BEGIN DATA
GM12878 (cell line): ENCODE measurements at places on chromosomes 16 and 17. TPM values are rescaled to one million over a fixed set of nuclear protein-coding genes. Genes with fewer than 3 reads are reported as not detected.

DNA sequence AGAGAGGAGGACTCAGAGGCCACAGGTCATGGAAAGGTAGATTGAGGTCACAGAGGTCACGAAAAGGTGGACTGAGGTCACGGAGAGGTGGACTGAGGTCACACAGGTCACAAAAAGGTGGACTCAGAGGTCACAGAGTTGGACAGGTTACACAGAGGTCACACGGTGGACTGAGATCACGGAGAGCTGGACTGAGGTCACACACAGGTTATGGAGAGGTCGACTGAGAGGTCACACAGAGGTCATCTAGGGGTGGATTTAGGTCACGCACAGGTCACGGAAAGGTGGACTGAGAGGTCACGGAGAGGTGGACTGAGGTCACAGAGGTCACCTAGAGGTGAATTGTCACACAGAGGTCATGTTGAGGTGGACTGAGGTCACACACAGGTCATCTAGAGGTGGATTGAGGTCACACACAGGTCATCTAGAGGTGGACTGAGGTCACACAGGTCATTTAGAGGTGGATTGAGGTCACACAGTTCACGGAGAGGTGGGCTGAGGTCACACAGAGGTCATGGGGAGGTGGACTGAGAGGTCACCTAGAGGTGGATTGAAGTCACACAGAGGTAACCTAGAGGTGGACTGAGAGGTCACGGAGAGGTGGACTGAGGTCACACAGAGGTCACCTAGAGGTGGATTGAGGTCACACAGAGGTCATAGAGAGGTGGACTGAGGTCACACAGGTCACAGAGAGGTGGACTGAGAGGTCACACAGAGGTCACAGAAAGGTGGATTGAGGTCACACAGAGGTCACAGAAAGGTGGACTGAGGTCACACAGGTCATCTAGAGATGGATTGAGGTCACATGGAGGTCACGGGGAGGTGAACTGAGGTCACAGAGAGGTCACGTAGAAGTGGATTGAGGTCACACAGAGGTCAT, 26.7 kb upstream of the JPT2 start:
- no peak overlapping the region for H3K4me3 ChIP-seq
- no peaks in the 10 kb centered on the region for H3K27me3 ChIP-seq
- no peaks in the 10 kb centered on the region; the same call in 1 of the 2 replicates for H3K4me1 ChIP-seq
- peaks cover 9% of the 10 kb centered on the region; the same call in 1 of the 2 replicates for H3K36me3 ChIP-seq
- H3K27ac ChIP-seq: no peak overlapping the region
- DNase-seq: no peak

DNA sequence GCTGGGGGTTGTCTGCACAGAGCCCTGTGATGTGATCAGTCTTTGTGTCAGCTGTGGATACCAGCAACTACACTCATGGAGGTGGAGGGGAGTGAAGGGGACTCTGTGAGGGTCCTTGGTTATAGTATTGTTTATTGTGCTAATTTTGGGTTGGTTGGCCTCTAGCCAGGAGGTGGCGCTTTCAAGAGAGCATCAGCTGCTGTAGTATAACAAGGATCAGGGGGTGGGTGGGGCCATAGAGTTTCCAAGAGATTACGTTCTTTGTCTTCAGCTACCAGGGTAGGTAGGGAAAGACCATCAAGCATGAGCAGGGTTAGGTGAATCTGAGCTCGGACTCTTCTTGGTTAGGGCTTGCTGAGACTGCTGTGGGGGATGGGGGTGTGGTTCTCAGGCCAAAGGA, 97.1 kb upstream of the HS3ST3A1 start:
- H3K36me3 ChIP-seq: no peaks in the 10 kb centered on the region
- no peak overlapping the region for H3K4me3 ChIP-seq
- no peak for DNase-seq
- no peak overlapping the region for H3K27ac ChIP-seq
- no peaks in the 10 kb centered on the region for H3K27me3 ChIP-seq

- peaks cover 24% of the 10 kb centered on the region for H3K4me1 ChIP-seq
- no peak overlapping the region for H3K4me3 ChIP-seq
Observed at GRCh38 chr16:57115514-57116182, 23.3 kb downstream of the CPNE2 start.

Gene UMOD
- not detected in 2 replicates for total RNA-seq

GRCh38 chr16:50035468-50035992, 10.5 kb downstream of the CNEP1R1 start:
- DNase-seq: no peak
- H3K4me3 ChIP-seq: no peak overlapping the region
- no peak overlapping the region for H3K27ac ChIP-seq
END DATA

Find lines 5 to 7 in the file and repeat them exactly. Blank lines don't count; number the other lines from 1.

- no peaks in the 10 kb centered on the region; the same call in 1 of the 2 replicates for H3K4me1 ChIP-seq
- peaks cover 9% of the 10 kb centered on the region; the same call in 1 of the 2 replicates for H3K36me3 ChIP-seq
- H3K27ac ChIP-seq: no peak overlapping the region